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Old 12-13-2007, 01:15 PM   #1
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Family to Adopt Slain Marine's Dog

2007-11-29 10:44:00
Family allowed to adopt dog that served in Iraq with Marine who was killed

Nikie Mayo
Sun Journal

When Cpl. Dustin Jerome Lee was assigned Lex, a military working dog from Camp Lejeune, the two became fast friends.

Lee had wanted to work with dogs since he was 5, and after the Sept. 11 terrorist attacks, Lee decided to join the military as his father had. So it made sense, his father says, that he became a handler of a combat dog. Lex and Lee were deployed together.

They were stationed in Iraq in March when a mortar attack killed Lee, a 20-year-old Marine from Mississippi, and wounded Lex, leaving shrapnel in his spine.

Lee’s family has been trying for months to adopt the 8-year-old German shepherd who, despite his injuries, is still classified as a working dog. The Lees got word Wednesday that they could bring Lex home, in part because of the efforts of a North Carolina congressman.

“Lex was my son’s partner; he was his best friend,” said Jerome Lee, a National Guard veteran who is with the Mississippi Highway Patrol. “He was next to him. He was the last one to see him alive.”

U.S. Rep. Walter Jones, whose congressional district includes Camp Lejeune, Marine Corps Air Station Cherry Point and Marine Corps Air Station New River, began to work on behalf of the Lee family this month.

Jones heard about Lex from John Burnam, a friend of the congressman’s and founder of the National War Dogs Monument project in Washington.

“When I was presented with this story, it brought tears to my eyes,” Jones said this week.

After the injury, Lex was sent to Camp Lejeune for rehabilitation, the elder Lee said Wednesday. Now the dog is at Marine Corps Logistics Base Albany in Georgia and was intended to work for another two years.

Working dogs are part of the military police, trained to perform patrols, detect drugs and bombs. All of the dogs on the East Coast are home based at Camp Lejeune. Out west, dogs are stationed at Camp Pendleton in California.

“I talked to the daddy of this young man down in Mississippi and knew that his son loved the dog so much,” Jones said.

“Dustin gave his life for this country,” Jones said Wednesday. “Giving the dog to his family is a small, small gift to give to a family who gave a child in the fight for freedom.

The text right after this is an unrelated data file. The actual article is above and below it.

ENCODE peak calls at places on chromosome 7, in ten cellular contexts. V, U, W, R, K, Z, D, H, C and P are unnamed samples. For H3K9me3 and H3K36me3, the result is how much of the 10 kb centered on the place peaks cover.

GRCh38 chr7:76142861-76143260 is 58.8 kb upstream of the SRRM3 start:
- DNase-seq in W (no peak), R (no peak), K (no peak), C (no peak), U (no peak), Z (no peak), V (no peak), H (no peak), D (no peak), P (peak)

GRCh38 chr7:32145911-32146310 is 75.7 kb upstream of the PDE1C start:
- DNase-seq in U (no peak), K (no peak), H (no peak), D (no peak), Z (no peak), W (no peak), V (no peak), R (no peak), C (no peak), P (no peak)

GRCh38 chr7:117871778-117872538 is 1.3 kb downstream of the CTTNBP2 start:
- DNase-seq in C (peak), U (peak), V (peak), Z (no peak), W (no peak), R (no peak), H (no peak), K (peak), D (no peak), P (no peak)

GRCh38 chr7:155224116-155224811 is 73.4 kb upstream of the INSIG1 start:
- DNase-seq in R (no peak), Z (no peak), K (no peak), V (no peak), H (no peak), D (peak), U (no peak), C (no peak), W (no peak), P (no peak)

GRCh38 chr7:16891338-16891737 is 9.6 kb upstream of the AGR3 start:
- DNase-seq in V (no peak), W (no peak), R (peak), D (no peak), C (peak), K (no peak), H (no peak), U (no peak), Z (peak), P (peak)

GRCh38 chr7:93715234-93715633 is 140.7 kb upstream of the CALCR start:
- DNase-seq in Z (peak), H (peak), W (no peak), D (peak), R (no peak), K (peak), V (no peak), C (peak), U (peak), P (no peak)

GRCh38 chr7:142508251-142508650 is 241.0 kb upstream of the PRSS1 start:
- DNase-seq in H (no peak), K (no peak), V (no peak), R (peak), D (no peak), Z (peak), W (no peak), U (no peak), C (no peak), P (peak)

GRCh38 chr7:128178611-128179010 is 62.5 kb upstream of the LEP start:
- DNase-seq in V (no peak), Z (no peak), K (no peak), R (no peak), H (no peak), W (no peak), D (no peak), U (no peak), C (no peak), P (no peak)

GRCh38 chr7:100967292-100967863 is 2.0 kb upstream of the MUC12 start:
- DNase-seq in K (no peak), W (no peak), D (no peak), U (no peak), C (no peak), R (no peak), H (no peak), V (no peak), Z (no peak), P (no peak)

Jones said he had not expected to go to bat for a family several states away.

“This is just one family in Mississippi,” he said. “But there are so many ‘one families’ … all over North Carolina who understand this. … They have sons or daughters who have made the ultimate sacrifice.”

“We already know what great fighters and defenders the Marines are,” Jones said Wednesday. “This reminds us that they are also people with great compassion.”

It may take a week to 10 days before Lex goes home. As “breathing property” of the Marines, he must be thoroughly examined and his records must be gathered before he can leave Georgia.

Jerome Lee, who spent part of his childhood in Fayetteville, said Wednesday that he and his wife are looking forward to having Lex in their care.

“We’re just waiting,” he said. “That dog meant so much to Dusty and he means a lot to us.”

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Old 12-13-2007, 04:14 PM   #2
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Wow thats awesome!! RIP brother.
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Old 12-15-2007, 02:21 PM   #3
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my first working k9 was from dodmwda, they are incredible. if they had good handlers, that is. not really a family dog if they weren't temperment tested, but thats badass that his fam took him. if he was an intediction dog he should have no problem fitting in. i can't believe the dod let civilians yake the dog, that was not part of the rules several years ago. cool story.
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Old 12-16-2007, 02:14 AM   #4
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Old 12-17-2007, 08:48 AM   #5
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